Lie down on your belly on the floor, pen in hand and paper in front of you. Kicking your heels in the air is optional, but it helps release the child inside.

(I appreciate that getting down to floor level may not be as easy as it once was, but there are alternatives: sitting on a beanbag; curling up in a corner of the sofa; even sitting on a cushion and leaning against the wall. But do try the floor if you possibly can. Your child-mind will respond.)

Write.

Write words you like; write a story about goblins and fairies; write something that makes you laugh; write a poem where the first letter of every line spells your favourite rude word. It doesn’t matter what you write. It only matters that you do it. It’s not work, it’s play.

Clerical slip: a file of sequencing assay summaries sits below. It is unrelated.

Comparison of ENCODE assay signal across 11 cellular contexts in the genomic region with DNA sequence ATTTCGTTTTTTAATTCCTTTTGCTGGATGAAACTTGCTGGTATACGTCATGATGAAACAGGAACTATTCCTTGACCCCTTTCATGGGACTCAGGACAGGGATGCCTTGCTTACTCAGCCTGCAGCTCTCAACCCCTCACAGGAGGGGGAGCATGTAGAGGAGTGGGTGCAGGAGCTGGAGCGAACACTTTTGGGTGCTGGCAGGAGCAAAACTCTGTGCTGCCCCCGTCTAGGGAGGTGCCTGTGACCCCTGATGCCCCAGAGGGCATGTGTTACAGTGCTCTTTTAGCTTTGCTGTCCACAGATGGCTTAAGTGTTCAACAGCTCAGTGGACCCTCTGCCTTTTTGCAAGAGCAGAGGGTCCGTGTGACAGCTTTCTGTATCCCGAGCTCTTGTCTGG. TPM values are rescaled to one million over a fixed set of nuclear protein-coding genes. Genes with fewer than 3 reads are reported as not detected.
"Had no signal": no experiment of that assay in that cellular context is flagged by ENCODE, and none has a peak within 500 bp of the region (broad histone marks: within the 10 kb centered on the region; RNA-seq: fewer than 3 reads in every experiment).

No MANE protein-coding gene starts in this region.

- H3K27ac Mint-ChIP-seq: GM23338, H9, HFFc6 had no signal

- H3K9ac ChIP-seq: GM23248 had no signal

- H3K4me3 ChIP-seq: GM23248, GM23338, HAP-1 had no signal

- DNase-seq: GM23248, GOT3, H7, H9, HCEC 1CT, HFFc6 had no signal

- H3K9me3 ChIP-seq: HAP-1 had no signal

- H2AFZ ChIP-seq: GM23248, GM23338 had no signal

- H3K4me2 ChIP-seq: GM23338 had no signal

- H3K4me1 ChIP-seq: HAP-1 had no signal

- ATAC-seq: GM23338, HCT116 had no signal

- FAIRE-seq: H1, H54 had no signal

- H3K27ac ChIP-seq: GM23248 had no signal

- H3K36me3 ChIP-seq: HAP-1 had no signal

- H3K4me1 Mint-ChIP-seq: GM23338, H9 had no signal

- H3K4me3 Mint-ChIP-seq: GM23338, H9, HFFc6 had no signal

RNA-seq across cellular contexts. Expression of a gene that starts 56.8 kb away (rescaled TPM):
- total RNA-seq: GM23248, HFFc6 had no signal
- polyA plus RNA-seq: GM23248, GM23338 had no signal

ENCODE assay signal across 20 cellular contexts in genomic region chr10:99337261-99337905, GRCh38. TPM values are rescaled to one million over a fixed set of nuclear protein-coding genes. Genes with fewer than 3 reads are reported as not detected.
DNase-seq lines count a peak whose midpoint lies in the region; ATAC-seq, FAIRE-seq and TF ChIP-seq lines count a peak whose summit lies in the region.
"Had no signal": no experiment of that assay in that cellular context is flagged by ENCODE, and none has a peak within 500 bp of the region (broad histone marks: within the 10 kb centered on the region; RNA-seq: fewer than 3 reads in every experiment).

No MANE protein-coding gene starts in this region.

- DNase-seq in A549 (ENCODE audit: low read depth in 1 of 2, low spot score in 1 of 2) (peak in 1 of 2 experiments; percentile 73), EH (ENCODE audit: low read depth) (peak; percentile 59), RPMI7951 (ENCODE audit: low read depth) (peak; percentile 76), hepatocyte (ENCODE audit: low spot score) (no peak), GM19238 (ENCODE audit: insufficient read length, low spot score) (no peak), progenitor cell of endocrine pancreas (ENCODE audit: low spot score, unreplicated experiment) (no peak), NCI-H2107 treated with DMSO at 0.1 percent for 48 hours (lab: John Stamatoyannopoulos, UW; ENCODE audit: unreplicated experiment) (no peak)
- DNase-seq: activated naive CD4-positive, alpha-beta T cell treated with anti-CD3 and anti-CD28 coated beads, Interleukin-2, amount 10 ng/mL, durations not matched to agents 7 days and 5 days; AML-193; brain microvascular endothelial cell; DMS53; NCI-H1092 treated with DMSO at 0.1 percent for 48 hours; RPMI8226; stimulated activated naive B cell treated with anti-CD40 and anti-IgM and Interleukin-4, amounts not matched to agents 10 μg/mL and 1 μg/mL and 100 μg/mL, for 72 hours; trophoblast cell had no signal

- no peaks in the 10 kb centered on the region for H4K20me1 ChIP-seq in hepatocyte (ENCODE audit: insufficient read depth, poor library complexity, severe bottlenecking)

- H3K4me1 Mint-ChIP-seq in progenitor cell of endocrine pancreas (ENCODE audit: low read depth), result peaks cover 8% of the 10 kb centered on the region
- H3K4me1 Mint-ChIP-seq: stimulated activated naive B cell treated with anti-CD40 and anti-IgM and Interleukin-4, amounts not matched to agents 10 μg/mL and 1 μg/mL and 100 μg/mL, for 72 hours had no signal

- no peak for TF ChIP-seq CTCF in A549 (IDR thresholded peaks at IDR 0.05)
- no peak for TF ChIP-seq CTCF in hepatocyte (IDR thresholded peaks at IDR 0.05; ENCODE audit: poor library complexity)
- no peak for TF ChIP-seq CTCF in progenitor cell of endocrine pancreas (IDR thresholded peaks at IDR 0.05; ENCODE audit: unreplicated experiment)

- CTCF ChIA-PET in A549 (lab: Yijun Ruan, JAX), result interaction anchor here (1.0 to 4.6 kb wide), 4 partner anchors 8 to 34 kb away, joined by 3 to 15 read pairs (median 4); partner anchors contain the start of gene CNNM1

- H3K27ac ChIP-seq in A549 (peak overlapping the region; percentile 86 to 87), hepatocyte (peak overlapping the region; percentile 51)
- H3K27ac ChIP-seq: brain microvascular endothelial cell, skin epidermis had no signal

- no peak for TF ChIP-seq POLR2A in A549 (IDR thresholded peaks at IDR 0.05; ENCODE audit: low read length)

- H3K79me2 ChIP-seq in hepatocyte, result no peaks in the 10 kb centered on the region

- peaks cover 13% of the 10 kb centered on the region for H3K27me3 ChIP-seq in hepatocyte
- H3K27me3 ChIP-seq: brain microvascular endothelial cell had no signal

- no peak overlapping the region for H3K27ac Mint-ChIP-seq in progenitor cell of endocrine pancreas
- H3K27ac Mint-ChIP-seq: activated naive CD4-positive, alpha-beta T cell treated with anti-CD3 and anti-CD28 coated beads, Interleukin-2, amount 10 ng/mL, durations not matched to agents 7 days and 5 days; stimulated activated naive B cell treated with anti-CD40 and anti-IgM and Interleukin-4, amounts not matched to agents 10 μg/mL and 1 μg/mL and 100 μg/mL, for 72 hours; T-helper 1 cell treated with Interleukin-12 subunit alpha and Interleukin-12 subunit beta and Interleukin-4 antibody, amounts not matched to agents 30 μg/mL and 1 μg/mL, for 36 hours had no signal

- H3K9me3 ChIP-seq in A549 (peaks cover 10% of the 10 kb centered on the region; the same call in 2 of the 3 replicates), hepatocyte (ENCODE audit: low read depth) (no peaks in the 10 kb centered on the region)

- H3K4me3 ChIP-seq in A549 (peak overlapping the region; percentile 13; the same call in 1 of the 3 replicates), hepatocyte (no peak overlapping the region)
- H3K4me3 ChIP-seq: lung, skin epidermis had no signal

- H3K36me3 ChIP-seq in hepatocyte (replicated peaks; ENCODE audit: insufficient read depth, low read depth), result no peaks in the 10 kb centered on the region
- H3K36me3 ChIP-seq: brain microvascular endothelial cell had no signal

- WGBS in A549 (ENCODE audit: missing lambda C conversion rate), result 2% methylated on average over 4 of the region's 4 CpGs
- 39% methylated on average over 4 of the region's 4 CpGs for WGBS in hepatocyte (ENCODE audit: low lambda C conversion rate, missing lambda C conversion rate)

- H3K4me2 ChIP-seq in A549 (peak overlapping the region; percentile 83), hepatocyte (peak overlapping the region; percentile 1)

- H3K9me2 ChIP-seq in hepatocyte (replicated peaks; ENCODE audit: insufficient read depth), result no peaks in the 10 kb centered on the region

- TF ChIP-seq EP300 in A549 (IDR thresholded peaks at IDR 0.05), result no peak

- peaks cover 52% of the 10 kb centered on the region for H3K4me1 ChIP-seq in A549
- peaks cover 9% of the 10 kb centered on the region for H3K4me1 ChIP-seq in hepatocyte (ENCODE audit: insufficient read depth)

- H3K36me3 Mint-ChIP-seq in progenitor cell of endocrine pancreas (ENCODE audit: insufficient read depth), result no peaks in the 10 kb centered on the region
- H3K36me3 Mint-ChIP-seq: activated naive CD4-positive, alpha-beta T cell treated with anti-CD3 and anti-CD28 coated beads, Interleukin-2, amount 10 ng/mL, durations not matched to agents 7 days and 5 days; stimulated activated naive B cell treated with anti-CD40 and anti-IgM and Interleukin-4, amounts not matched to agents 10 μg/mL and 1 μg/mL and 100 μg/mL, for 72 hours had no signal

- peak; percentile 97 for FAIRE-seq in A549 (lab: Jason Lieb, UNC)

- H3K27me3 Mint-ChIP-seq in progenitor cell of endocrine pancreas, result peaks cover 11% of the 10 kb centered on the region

Enjoy your playing, and when you’ve finished, go and bake chocolate chip fairy cakes.

Rusty

Yes, we get rusty.  We take time away from our writing and we forget how.  We pursue shiny new ideas that have nothing to do with our creative dreams.  But eventually we come back.  We always come back.

We come back and nothing is right.  Ideas are clunky, word choices even more so.

The urge to stop and do something – anything – else is strong.  After all, there are so very many other things that need to be done.

But the only cure for this is to keep going.  To fill the waste paper bin if we must, but keep going.  Even when every word has to be dragged from the depths.  Even when those hard-won words will never see the light of day.

The only cure is to keep going.

I will if you will.